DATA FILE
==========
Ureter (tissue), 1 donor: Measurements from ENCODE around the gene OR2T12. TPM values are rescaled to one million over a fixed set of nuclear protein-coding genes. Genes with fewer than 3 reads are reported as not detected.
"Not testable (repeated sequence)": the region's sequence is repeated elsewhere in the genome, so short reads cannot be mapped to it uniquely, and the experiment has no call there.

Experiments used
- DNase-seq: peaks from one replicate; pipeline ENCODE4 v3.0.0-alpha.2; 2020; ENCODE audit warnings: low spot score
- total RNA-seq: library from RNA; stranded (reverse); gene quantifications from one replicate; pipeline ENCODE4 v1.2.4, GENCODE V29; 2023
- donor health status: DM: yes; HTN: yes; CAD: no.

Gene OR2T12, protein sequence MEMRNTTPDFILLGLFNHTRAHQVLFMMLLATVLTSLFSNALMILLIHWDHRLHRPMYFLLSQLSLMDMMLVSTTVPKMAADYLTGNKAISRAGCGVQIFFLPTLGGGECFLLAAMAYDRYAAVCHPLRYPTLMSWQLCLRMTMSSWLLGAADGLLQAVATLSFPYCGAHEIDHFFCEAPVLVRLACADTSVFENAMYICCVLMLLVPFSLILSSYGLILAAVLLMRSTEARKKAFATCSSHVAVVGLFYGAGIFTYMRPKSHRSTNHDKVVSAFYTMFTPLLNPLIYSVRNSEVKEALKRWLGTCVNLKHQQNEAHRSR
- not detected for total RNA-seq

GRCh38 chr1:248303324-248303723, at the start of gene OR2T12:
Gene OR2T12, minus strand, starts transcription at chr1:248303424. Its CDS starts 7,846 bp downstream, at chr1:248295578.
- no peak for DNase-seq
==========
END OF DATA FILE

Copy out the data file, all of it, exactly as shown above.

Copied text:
Ureter (tissue), 1 donor: Measurements from ENCODE around the gene OR2T12. TPM values are rescaled to one million over a fixed set of nuclear protein-coding genes. Genes with fewer than 3 reads are reported as not detected.
"Not testable (repeated sequence)": the region's sequence is repeated elsewhere in the genome, so short reads cannot be mapped to it uniquely, and the experiment has no call there.

Experiments used
- DNase-seq: peaks from one replicate; pipeline ENCODE4 v3.0.0-alpha.2; 2020; ENCODE audit warnings: low spot score
- total RNA-seq: library from RNA; stranded (reverse); gene quantifications from one replicate; pipeline ENCODE4 v1.2.4, GENCODE V29; 2023
- donor health status: DM: yes; HTN: yes; CAD: no.

Gene OR2T12, protein sequence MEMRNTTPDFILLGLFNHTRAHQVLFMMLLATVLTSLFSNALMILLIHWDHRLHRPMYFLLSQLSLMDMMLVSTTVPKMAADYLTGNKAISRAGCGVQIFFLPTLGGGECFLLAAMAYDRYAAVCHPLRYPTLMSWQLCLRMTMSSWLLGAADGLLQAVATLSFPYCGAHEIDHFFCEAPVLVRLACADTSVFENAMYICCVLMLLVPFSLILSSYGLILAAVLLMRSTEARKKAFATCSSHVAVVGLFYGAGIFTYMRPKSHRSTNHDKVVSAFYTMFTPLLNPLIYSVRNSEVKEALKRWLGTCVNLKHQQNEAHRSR
- not detected for total RNA-seq

GRCh38 chr1:248303324-248303723, at the start of gene OR2T12:
Gene OR2T12, minus strand, starts transcription at chr1:248303424. Its CDS starts 7,846 bp downstream, at chr1:248295578.
- no peak for DNase-seq